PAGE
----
For only 299 USD, you'll be able to stream media from your Mac to your, erh, TV set. Really, let's look at this again. iTV, it seems, does *nothing* but that. And only *selected* material, too. The material that's compatible with iTunes. Either bought from the iTunes store or ripped into a format iTunes supports. So what would *I* suggest? Buy a used Mac mini. I'm sure you'll get one for the 300 bucks the iTV costs. It even looks similar. But gives you so much more. You'll be able to do *exactly* the same thing, since they also come with FrontRow and Apple remotes, so you *can* stream stuff from other Macs, but you can also just pop in DVDs, VCDs, DivX CDs etc. and watch them from the mini. You can even buy a TV tuner for the Mac mini, if you want to record stuff from time to time. Remember: iTV will instead make you want to *buy* the free TV shows. So is there *really* an argument pro the iTV - or whatever clever name it will be called once it arrives? Maybe the iPod TV or the "iTunes Xtender Express"? The *least* they should do, in my opinion, is add the AirPort functionality the AirPort Express has. I.e. it should double as a Wireless Access Point. It has the connectors for it, doesn't it. Maybe they do that and just haven't talked about it, because they wanted to emphasize the iTunes movies...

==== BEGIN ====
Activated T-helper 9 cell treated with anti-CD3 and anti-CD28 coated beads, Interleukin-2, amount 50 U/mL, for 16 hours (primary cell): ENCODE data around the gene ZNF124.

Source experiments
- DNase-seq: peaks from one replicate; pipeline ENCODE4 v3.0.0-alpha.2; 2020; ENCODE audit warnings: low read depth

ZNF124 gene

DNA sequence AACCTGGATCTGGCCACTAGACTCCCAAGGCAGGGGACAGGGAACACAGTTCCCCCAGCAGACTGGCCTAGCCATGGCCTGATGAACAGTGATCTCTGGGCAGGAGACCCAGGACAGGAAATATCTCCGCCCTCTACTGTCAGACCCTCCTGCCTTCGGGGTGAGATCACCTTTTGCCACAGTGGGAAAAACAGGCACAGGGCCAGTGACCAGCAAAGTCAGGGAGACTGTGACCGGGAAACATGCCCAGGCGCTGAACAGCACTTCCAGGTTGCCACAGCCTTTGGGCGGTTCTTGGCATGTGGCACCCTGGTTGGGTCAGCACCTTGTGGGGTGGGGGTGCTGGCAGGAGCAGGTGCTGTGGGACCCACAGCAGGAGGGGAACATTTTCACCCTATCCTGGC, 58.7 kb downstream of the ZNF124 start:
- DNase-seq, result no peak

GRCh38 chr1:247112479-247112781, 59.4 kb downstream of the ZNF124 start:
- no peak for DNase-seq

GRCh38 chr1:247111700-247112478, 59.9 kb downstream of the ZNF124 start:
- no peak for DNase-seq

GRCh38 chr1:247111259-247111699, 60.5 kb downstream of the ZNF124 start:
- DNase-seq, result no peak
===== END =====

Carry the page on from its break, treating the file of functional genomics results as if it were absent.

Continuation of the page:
New iPod: 5G.
Some sites on the 'net have started calling the new iPod the iPod 6G. But if you look at the changes (most of which also come with an update to 5G iPods) and compare those to what was changed between the original 4G iPod and the 4G iPod photo, it becomes clear that the iPod introduced today is simply a better iPod 5G, and certainly not a "new generation" of iPods.